NEW DELHI: The second Covid wave has left the economy in tatters. Amid all the gloomy news, the country’s exports seem to have done well.
At the moment, the growth is looking spectacular. But it is on a very low base. We have to keep in mind that we were under lockdown because of the second wave of Covid from the second half of March to May this year. Therefore, these figures might look very impressive, but it is best not to draw conclusions from that. According to the data available with the government in May, India’s exports reached $50.7 billion during the first seven weeks of the fiscal year, 11% higher than the corresponding period in 2019-20, said FIEO CEO Ajay Sahai recently. A double-digit growth at this point is a good sign for Indian exports, considering that some states are still in the lockdown mode. We have done remarkably well in some labour-intensive sectors. Compared with 2019, the export figures are encouraging in 2020, particularly in the agriculture and processed food sectors. The latter has done very well as China’s exports in this category have taken an enormous hit. After Covid, countries are reluctant to import edible products from China. India can take its place. It is a good opportunity, but we still have a long way to go.
There will be competition from other countries, but if we focus on the processed food sector, we can make a difference. The PLI (production-linked incentive) scheme for this sector has helped India in a huge way. We are wasting around 30% of fruits and vegetables. This can change if we bring proper technology into this sector through FDI (foreign direct investment). The added advantage is that you get a new market to sell your products. So, it’s a win-win situation for both the countries. I’m very bullish about the PLI scheme in the food processing sector.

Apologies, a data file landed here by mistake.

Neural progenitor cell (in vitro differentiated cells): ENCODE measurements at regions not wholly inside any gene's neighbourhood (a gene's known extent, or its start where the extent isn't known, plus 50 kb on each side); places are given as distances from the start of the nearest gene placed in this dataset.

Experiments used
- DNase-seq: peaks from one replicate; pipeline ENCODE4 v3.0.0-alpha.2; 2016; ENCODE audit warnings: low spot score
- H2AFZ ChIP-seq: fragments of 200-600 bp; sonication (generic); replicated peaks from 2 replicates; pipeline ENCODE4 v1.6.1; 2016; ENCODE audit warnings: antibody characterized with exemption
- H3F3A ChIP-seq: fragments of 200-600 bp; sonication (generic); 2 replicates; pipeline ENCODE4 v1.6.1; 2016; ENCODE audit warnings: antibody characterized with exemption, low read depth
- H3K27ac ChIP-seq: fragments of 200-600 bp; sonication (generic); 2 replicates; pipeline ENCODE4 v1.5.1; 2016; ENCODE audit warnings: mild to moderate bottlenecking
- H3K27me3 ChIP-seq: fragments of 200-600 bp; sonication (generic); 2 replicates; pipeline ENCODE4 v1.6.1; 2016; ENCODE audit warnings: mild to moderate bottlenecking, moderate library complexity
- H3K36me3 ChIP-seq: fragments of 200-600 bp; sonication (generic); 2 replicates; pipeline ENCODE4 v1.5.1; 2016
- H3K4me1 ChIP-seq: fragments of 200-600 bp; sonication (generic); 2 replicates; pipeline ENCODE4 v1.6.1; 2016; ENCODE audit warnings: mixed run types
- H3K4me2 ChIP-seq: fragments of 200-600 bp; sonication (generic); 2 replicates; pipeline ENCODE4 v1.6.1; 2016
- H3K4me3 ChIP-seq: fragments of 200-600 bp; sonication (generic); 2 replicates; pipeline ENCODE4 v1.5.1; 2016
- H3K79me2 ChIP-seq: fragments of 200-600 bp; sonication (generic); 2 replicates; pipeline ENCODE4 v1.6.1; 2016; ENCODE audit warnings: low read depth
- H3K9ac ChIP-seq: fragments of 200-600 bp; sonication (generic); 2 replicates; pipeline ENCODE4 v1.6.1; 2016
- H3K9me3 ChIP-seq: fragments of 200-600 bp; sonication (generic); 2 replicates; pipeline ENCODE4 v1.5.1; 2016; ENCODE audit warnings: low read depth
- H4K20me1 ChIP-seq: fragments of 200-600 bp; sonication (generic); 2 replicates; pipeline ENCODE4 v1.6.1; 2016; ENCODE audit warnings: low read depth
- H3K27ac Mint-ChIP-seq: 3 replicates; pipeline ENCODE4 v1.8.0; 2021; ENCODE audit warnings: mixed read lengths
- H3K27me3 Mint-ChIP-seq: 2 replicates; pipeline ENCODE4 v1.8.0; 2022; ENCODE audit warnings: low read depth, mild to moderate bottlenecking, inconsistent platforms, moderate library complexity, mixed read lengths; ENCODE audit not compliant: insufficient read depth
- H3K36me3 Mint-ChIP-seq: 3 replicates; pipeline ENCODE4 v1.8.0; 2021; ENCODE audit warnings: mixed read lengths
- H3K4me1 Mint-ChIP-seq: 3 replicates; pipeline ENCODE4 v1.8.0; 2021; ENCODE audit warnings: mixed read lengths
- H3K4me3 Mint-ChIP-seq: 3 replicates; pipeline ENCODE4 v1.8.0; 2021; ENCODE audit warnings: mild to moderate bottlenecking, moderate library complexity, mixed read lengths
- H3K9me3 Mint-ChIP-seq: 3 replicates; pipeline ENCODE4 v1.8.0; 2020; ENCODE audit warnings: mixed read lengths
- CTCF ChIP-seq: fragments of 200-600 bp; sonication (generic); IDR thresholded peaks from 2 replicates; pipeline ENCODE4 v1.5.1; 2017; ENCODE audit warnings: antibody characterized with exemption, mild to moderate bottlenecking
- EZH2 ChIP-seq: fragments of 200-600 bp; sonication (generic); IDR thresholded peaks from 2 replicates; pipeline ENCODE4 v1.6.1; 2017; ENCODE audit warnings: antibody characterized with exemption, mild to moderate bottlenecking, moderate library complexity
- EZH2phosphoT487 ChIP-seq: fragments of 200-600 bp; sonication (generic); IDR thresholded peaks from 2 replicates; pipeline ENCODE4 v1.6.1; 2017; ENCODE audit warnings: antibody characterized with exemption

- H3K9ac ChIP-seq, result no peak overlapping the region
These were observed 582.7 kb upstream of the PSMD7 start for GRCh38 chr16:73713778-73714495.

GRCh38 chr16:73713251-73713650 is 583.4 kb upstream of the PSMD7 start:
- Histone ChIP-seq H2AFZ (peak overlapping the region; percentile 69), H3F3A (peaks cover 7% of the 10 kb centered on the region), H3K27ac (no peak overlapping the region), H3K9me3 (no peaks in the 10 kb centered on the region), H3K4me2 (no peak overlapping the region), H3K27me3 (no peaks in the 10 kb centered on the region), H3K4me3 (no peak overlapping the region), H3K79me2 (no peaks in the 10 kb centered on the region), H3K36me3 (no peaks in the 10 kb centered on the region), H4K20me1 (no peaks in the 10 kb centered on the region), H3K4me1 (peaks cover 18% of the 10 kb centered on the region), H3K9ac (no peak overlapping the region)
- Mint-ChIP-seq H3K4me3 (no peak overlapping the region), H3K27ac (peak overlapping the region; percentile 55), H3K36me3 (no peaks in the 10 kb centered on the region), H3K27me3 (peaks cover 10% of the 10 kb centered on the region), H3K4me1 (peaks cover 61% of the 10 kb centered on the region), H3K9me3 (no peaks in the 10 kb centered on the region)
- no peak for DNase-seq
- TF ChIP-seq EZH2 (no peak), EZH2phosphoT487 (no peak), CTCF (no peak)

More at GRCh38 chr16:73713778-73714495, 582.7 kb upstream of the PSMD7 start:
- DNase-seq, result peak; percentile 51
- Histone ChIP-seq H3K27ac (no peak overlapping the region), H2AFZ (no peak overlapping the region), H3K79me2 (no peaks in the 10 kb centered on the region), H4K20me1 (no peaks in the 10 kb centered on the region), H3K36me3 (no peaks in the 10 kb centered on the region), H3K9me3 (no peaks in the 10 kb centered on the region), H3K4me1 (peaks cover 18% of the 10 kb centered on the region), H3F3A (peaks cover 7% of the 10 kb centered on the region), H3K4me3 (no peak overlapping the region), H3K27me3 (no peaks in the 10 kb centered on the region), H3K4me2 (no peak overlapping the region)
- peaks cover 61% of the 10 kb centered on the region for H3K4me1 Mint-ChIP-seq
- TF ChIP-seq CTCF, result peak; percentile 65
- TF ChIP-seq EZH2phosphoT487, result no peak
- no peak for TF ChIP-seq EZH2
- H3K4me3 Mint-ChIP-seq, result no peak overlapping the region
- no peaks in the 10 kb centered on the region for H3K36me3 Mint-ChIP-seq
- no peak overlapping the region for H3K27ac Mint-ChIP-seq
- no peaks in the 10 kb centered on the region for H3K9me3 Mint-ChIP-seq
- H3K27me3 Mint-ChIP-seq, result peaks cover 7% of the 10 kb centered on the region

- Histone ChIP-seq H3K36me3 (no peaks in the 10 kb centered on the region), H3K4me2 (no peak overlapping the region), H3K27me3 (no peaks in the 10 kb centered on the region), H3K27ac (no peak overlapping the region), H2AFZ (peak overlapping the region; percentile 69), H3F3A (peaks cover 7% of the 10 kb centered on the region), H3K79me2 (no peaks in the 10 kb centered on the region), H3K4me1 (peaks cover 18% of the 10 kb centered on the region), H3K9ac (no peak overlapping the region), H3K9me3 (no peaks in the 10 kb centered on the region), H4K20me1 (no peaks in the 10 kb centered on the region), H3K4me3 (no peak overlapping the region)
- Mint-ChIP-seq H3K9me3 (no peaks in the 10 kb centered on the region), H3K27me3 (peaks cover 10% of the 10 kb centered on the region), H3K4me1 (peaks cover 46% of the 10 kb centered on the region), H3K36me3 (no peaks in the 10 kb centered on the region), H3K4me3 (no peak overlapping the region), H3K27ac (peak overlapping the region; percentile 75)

On commodity prices soaring, he opined, the soaring prices have resulted in around 10% growth in exports. We have done particularly well in exports of iron and steel, copper and various other metals. The same goes for cereals as well. But it’s a very delicate situation. On the one hand, we see exports booming, on the other, it creates problems for the downstream processor because high steel prices have hit the engineering sector. We should have a strategy where we can focus on value-added exports and attract investment. A medium- to long-term process is required here.
As an immediate step, we need to look into what we can do to encourage raw material exporters to supply to the non-value added exporters. There are many cases where the same product is being exported and imported to and from India by different units. In this process, we are not only putting pressure on the logistics sector, which is facing its own challenges, but we are unnecessarily spending foreign exchange in freight, both ways. A change in the policy will help us address that.
I take little satisfaction from the export of raw material scenario at present. I understand that exporting raw material is needed, otherwise it will suppress prices in the domestic market, but if we go overboard, then it will create a problem. A competitor in another country can get the raw material and if they have economies of scale, they can produce the final product at a much more competitive price and then beat us in the third market.
Source : FIEO